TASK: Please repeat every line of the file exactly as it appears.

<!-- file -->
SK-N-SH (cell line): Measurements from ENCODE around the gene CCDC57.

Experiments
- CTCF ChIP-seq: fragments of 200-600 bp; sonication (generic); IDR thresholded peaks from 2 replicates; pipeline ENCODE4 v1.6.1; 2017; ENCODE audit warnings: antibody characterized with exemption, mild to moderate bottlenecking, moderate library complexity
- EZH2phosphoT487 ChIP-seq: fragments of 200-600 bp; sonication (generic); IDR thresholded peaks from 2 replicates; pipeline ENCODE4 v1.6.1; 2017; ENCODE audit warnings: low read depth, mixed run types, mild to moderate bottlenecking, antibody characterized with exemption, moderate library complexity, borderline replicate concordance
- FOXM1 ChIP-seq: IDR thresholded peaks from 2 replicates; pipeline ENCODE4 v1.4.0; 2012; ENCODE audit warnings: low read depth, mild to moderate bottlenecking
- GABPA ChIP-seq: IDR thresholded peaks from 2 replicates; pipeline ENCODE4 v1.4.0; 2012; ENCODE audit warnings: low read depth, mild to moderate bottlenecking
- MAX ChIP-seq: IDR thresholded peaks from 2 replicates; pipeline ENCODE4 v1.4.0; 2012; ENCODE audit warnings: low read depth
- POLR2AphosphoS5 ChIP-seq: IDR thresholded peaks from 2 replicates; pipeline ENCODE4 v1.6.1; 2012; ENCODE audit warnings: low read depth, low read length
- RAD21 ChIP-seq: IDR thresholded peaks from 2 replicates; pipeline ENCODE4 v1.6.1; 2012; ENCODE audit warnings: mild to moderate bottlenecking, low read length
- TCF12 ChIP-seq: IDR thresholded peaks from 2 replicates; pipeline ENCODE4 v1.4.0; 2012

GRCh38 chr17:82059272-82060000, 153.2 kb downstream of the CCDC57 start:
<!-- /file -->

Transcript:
SK-N-SH (cell line): Measurements from ENCODE around the gene CCDC57.

Experiments
- CTCF ChIP-seq: fragments of 200-600 bp; sonication (generic); IDR thresholded peaks from 2 replicates; pipeline ENCODE4 v1.6.1; 2017; ENCODE audit warnings: antibody characterized with exemption, mild to moderate bottlenecking, moderate library complexity
- EZH2phosphoT487 ChIP-seq: fragments of 200-600 bp; sonication (generic); IDR thresholded peaks from 2 replicates; pipeline ENCODE4 v1.6.1; 2017; ENCODE audit warnings: low read depth, mixed run types, mild to moderate bottlenecking, antibody characterized with exemption, moderate library complexity, borderline replicate concordance
- FOXM1 ChIP-seq: IDR thresholded peaks from 2 replicates; pipeline ENCODE4 v1.4.0; 2012; ENCODE audit warnings: low read depth, mild to moderate bottlenecking
- GABPA ChIP-seq: IDR thresholded peaks from 2 replicates; pipeline ENCODE4 v1.4.0; 2012; ENCODE audit warnings: low read depth, mild to moderate bottlenecking
- MAX ChIP-seq: IDR thresholded peaks from 2 replicates; pipeline ENCODE4 v1.4.0; 2012; ENCODE audit warnings: low read depth
- POLR2AphosphoS5 ChIP-seq: IDR thresholded peaks from 2 replicates; pipeline ENCODE4 v1.6.1; 2012; ENCODE audit warnings: low read depth, low read length
- RAD21 ChIP-seq: IDR thresholded peaks from 2 replicates; pipeline ENCODE4 v1.6.1; 2012; ENCODE audit warnings: mild to moderate bottlenecking, low read length
- TCF12 ChIP-seq: IDR thresholded peaks from 2 replicates; pipeline ENCODE4 v1.4.0; 2012

GRCh38 chr17:82059272-82060000, 153.2 kb downstream of the CCDC57 start: